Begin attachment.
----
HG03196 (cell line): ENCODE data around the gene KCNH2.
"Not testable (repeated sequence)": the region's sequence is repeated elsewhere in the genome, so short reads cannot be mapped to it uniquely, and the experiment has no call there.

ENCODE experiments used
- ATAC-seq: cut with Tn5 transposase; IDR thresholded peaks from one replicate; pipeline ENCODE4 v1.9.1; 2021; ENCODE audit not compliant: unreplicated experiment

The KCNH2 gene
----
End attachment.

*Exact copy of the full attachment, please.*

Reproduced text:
HG03196 (cell line): ENCODE data around the gene KCNH2.
"Not testable (repeated sequence)": the region's sequence is repeated elsewhere in the genome, so short reads cannot be mapped to it uniquely, and the experiment has no call there.

ENCODE experiments used
- ATAC-seq: cut with Tn5 transposase; IDR thresholded peaks from one replicate; pipeline ENCODE4 v1.9.1; 2021; ENCODE audit not compliant: unreplicated experiment

The KCNH2 gene